RBG | Docs/ology

RBG

Directors: Julie Cohen, Betsy West

Runtime: 98 minutes

The United States Supreme Court begins each day in session with a handshake. Each of the judges greet one another before engaging in the work interpreting the law of the land – which of course takes place within the context of sometimes bitter legal differences amongst them. This picture of congeniality among those who make up the court is both a reminder of the strange dichotomy that makes up the American judicial system and a tribute to one of its foremost members, Supreme Court Justice Ruth Bader Ginsberg. 

In the new film RBG, we meet the woman who, at age 85, has become a pop culture phenomenon complete with internet memes, Saturday Night Live skits, and merchandise bearing her street art-inspired likeness. 

The film opens with the voices of her many political critics, including our current president, who sound like they are describing a dangerous serial killer – not a frail old lady who resembles a cross between your grandmother and Mother Theresa. In this engaging documentary directed by Julie Cohen and Betsy West, we learn of Ginsberg’s early days as one of the only females at Cornell and Harvard law schools and the early courtship with her husband of 56 years, Martin Ginsberg. This partnership, as it’s proposed in the film, becomes the anchor for Ginsberg’s work, as Martin essentially vacates his budding career as a star New York City tax attorney to follow Ruth to Washington, DC. Once arriving on the scene, she rises through the ranks and is appointed in 1993 by President Bill Clinton as only the second woman to serve on the high court. 

The other aspect of Ginsberg’s life that has been played up in the press recently is her allegedly intense fitness routine. The film gives us a glimpse with Ginsberg donning a ‘Super Diva’ sweatshirt charmingly working out with her trainer – sweat beads building above her trademark glasses. What’s clear is Ginsberg wants to stay on the bench as long as she is able – what is less clear, but perhaps implied, is her reason for doing so. And though the film does not say it, we are reminded of the abnormally harsh criticism (at least coming from a Supreme Court justice) Ginsberg aimed at then candidate Donald Trump. Could an aging supreme court justice be hitting the gym three days a week just to prevent President Trump the satisfaction of appointing a new one? We are left to wonder.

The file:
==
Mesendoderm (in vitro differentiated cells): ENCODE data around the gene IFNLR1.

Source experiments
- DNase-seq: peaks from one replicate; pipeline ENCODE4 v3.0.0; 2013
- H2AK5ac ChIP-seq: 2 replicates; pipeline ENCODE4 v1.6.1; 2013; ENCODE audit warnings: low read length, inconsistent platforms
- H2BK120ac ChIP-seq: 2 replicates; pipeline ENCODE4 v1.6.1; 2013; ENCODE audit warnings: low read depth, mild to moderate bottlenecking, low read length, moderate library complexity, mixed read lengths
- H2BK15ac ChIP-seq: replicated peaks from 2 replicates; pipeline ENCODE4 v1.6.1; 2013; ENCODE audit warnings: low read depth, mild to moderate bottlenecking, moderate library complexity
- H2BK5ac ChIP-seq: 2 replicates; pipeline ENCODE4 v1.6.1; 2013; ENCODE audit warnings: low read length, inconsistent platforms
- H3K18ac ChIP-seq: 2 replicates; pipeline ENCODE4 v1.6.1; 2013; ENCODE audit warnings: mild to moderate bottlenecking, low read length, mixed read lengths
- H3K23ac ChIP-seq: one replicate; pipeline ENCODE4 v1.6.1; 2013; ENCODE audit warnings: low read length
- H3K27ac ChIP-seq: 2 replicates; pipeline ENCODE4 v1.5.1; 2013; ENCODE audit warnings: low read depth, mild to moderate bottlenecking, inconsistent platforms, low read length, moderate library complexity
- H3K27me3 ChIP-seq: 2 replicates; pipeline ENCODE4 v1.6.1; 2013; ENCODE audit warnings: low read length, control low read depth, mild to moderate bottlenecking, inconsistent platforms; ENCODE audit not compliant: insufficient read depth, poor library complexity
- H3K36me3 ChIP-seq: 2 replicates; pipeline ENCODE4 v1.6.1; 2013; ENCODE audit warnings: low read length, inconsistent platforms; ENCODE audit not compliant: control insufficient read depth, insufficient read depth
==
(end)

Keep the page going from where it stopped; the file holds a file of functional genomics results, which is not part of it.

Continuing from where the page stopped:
Overall the film is successful in praising Ginsberg as a leader for women’s rights. And while many women have earned fame for leading marches, Justice Ginsberg has waged her crusade from the bench becoming a pivotal voice (and vote) in some of the most important legislation of our time.

As a film the secret weapon of RBG isn’t ‘Ginsberg the dissenter’, as she’s known to some, but rather the agreement she made to a marriage that lasted 56-years. The partnership between she and Martin, who died in 2010, adds an unexpected sweetness to the ‘notorious’ character we see portrayed in the film marketing and pop culture. Ruth Bader Ginsberg didn’t need a slickly produced biopic to cement her legacy; we only have to look to the law for that. But viewers of RBG are rewarded by witnessing the legacy of a lasting marriage that provided the foundation for all the good work she’s done for our country.  

— Andy Peterson